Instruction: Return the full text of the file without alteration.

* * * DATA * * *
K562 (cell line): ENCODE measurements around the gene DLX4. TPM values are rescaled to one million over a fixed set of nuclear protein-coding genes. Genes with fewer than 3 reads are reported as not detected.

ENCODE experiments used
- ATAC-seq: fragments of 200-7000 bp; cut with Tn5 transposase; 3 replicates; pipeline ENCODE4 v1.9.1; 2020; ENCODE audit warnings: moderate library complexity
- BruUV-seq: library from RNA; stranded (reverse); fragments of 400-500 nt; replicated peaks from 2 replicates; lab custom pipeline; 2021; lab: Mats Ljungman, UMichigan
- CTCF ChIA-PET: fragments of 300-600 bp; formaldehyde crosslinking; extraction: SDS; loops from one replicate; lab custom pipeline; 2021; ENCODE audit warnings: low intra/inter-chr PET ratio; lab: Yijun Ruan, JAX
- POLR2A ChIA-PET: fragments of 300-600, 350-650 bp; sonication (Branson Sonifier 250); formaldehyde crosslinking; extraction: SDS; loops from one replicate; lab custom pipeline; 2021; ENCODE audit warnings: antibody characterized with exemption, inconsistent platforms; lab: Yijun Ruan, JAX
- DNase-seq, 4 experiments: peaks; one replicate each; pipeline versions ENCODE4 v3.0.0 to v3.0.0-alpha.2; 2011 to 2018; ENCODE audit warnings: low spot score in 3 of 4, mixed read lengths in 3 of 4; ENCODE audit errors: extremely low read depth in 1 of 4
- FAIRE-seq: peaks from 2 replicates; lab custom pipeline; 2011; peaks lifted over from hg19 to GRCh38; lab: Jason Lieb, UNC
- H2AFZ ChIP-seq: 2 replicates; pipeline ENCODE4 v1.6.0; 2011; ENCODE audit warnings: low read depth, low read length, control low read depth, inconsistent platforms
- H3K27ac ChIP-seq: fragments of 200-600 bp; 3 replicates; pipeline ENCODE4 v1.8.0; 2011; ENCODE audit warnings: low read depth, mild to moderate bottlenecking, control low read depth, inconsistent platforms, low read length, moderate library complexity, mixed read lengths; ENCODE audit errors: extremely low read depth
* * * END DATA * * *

K562 (cell line): ENCODE measurements around the gene DLX4. TPM values are rescaled to one million over a fixed set of nuclear protein-coding genes. Genes with fewer than 3 reads are reported as not detected.

ENCODE experiments used
- ATAC-seq: fragments of 200-7000 bp; cut with Tn5 transposase; 3 replicates; pipeline ENCODE4 v1.9.1; 2020; ENCODE audit warnings: moderate library complexity
- BruUV-seq: library from RNA; stranded (reverse); fragments of 400-500 nt; replicated peaks from 2 replicates; lab custom pipeline; 2021; lab: Mats Ljungman, UMichigan
- CTCF ChIA-PET: fragments of 300-600 bp; formaldehyde crosslinking; extraction: SDS; loops from one replicate; lab custom pipeline; 2021; ENCODE audit warnings: low intra/inter-chr PET ratio; lab: Yijun Ruan, JAX
- POLR2A ChIA-PET: fragments of 300-600, 350-650 bp; sonication (Branson Sonifier 250); formaldehyde crosslinking; extraction: SDS; loops from one replicate; lab custom pipeline; 2021; ENCODE audit warnings: antibody characterized with exemption, inconsistent platforms; lab: Yijun Ruan, JAX
- DNase-seq, 4 experiments: peaks; one replicate each; pipeline versions ENCODE4 v3.0.0 to v3.0.0-alpha.2; 2011 to 2018; ENCODE audit warnings: low spot score in 3 of 4, mixed read lengths in 3 of 4; ENCODE audit errors: extremely low read depth in 1 of 4
- FAIRE-seq: peaks from 2 replicates; lab custom pipeline; 2011; peaks lifted over from hg19 to GRCh38; lab: Jason Lieb, UNC
- H2AFZ ChIP-seq: 2 replicates; pipeline ENCODE4 v1.6.0; 2011; ENCODE audit warnings: low read depth, low read length, control low read depth, inconsistent platforms
- H3K27ac ChIP-seq: fragments of 200-600 bp; 3 replicates; pipeline ENCODE4 v1.8.0; 2011; ENCODE audit warnings: low read depth, mild to moderate bottlenecking, control low read depth, inconsistent platforms, low read length, moderate library complexity, mixed read lengths; ENCODE audit errors: extremely low read depth